Advanced Search
MyIDEAS: Login

Low Income And Poor Health Choices:The Example Of Smoking

Contents:

Author Info

  • James Binkley

    ()
    (Dept. of Agricultural Economics, Purdue University)

Registered author(s):

    Abstract

    People with low incomes tend to make less healthy consumption choices than do high income people. In the case of food, agricultural economists have investigated whether this is due to the cost of a healthy diet. Studies of various aspects of the nutrition-income nexus have generally been inconclusive. We investigate a different possibility, motivated by the fact that low income individuals are most likely to be smokers, which cannot be due to limited budgets. Drawing on a body of related literature, we develop a model in which income serves not only as a budget constraint but also as a source of future utility. We test the model by estimating logistic models of beginning and quitting smoking. We find support for the idea that low income consumers make less healthy choices because they face lower costs in terms of foregone future utility.

    Download Info

    If you experience problems downloading a file, check if you have the proper application to view it first. In case of further problems read the IDEAS help page. Note that these files are not on the IDEAS site. Please be patient as the files may be large.
    File URL: http://ageconsearch.umn.edu/bitstream/58419/2/10-3.pdf
    Download Restriction: no

    Bibliographic Info

    Paper provided by Purdue University, College of Agriculture, Department of Agricultural Economics in its series Working Papers with number 10-3.

    as in new window
    Length: 22 pages
    Date of creation: 2010
    Date of revision:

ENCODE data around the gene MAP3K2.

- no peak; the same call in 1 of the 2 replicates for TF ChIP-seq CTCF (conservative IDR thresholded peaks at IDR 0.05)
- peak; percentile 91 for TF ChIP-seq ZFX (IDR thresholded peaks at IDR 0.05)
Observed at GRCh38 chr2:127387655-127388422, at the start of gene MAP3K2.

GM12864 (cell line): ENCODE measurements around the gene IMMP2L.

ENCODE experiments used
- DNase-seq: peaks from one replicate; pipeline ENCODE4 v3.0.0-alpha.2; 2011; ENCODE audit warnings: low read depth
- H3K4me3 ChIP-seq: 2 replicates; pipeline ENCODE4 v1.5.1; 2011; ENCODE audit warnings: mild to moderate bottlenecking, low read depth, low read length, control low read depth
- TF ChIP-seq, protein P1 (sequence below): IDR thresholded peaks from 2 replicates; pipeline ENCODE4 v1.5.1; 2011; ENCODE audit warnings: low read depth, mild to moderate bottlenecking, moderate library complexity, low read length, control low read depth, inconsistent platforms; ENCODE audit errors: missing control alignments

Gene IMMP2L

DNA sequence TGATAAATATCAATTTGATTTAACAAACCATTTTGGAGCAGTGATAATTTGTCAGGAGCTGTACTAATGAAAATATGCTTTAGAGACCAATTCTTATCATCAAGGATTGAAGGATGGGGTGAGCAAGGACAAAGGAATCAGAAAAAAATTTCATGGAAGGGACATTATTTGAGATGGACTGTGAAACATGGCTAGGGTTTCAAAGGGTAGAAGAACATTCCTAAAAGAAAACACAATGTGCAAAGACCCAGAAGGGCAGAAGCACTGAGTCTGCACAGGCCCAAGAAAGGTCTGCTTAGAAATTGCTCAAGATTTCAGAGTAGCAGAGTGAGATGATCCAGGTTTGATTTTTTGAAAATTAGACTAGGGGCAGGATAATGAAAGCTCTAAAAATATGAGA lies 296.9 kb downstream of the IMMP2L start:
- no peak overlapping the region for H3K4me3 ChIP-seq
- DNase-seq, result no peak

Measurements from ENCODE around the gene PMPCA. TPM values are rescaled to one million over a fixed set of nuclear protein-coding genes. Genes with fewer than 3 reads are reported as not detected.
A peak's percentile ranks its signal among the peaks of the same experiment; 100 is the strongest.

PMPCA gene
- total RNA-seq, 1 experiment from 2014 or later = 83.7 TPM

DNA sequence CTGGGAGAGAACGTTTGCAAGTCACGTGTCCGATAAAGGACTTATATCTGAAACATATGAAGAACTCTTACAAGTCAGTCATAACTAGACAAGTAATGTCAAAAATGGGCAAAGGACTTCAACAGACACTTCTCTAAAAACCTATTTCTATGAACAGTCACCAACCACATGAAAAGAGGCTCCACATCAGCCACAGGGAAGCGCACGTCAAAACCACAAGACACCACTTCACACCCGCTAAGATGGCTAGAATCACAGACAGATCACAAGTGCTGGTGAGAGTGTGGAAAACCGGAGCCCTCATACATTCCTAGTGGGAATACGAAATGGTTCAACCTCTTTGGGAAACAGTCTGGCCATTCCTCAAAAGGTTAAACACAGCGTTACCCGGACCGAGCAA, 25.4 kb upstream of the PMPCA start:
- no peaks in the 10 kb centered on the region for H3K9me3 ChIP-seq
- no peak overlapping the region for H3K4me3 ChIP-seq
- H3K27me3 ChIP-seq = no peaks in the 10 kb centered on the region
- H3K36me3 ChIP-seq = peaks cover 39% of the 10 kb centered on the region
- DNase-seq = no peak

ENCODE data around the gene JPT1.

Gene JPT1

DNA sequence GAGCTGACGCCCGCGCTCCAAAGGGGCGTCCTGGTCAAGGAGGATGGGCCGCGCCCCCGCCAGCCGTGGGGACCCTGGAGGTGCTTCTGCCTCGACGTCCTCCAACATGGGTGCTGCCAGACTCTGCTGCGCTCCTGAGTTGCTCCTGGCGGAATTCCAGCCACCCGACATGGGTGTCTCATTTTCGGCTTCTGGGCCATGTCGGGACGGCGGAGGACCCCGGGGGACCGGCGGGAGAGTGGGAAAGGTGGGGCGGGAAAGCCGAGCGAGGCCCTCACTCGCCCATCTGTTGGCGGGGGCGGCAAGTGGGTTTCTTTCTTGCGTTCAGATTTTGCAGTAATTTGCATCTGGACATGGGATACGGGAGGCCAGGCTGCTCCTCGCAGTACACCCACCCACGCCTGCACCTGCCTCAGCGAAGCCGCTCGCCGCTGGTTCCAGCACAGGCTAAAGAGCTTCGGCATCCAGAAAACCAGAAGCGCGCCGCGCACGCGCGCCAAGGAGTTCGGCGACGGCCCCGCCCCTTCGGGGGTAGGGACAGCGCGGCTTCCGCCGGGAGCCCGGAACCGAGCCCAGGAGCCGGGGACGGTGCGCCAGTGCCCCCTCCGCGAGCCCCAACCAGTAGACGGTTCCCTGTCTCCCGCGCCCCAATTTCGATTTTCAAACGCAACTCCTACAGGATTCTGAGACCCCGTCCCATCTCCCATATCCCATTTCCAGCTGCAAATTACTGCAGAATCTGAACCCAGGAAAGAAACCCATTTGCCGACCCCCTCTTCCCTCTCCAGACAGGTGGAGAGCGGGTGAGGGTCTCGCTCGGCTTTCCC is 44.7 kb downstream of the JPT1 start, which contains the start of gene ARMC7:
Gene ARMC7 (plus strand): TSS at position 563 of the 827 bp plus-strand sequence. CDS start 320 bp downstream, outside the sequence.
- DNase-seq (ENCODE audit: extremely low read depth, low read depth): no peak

Handle: RePEc:pae:wpaper:10-3

    Contact details of provider:
    Postal: 1145 Krannert Building, West Lafayette, IN 47907-1145
    Phone: 765 494-4191
    Fax: 765 494-9176
    Web page: http://www.agecon.purdue.edu/
    More information through EDIRC

    Related research

    Keywords: Income; Food Choice; Smoking;

    Find related papers by JEL classification:

    References

    No references listed on IDEAS
    You can help add them by filling out this form.

    Citations

    Citations are extracted by the CitEc Project, subscribe to its RSS feed for this item.
    as in new window

    Cited by:
    1. Zasimova, Liudmila & Kossova, Elena & Ryazanova, Marina, 2014. "Understanding individual attitudes towards ban on smoking in public places," Applied Econometrics, Publishing House "SINERGIA PRESS", vol. 34(2), pages 95-119.
    2. Hu, Xiaowen & Stowe, C. Jill, 2013. "The Effect of Income on Health Choices: Alcohol Use," 2013 Annual Meeting, February 2-5, 2013, Orlando, Florida 143060, Southern Agricultural Economics Association.

    Lists

    This item is not listed on Wikipedia, on a reading list or among the top items on IDEAS.

    Statistics

    Access and download statistics

    Corrections

    When requesting a correction, please mention this item's handle: RePEc:pae:wpaper:10-3. See general information about how to correct material in RePEc.

    For technical questions regarding this item, or to correct its authors, title, abstract, bibliographic or download information, contact: (Debby Weber).

    If you have authored this item and are not yet registered with RePEc, we encourage you to do it here. This allows to link your profile to this item. It also allows you to accept potential citations to this item that we are uncertain about.

    If references are entirely missing, you can add them using this form.

    If the full references list an item that is present in RePEc, but the system did not link to it, you can help with this form.

    If you know of missing items citing this one, you can help us creating those links by adding the relevant references in the same way as above, for each refering item. If you are a registered author of this item, you may also want to check the "citations" tab in your profile, as there may be some citations waiting for confirmation.

    Please note that corrections may take a couple of weeks to filter through the various RePEc services.